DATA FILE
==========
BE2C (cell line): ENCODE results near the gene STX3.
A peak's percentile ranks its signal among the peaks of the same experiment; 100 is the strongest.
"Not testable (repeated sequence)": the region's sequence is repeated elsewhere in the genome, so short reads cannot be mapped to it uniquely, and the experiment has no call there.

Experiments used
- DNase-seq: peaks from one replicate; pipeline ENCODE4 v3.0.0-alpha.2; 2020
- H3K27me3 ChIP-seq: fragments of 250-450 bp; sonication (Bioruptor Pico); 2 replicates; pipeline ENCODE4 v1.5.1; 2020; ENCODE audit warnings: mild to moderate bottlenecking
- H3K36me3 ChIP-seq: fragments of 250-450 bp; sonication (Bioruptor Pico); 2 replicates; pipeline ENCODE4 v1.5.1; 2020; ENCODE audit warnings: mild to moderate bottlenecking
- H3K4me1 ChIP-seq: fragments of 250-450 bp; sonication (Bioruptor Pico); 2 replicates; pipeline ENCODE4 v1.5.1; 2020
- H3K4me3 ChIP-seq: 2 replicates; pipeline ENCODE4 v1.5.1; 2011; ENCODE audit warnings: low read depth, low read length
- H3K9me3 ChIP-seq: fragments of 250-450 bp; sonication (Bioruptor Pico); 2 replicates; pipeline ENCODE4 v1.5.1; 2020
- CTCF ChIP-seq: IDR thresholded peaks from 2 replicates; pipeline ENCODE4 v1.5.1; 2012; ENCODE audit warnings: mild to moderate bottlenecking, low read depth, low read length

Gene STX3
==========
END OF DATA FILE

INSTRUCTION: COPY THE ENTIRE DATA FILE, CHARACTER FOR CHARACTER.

BE2C (cell line): ENCODE results near the gene STX3.
A peak's percentile ranks its signal among the peaks of the same experiment; 100 is the strongest.
"Not testable (repeated sequence)": the region's sequence is repeated elsewhere in the genome, so short reads cannot be mapped to it uniquely, and the experiment has no call there.

Experiments used
- DNase-seq: peaks from one replicate; pipeline ENCODE4 v3.0.0-alpha.2; 2020
- H3K27me3 ChIP-seq: fragments of 250-450 bp; sonication (Bioruptor Pico); 2 replicates; pipeline ENCODE4 v1.5.1; 2020; ENCODE audit warnings: mild to moderate bottlenecking
- H3K36me3 ChIP-seq: fragments of 250-450 bp; sonication (Bioruptor Pico); 2 replicates; pipeline ENCODE4 v1.5.1; 2020; ENCODE audit warnings: mild to moderate bottlenecking
- H3K4me1 ChIP-seq: fragments of 250-450 bp; sonication (Bioruptor Pico); 2 replicates; pipeline ENCODE4 v1.5.1; 2020
- H3K4me3 ChIP-seq: 2 replicates; pipeline ENCODE4 v1.5.1; 2011; ENCODE audit warnings: low read depth, low read length
- H3K9me3 ChIP-seq: fragments of 250-450 bp; sonication (Bioruptor Pico); 2 replicates; pipeline ENCODE4 v1.5.1; 2020
- CTCF ChIP-seq: IDR thresholded peaks from 2 replicates; pipeline ENCODE4 v1.5.1; 2012; ENCODE audit warnings: mild to moderate bottlenecking, low read depth, low read length

Gene STX3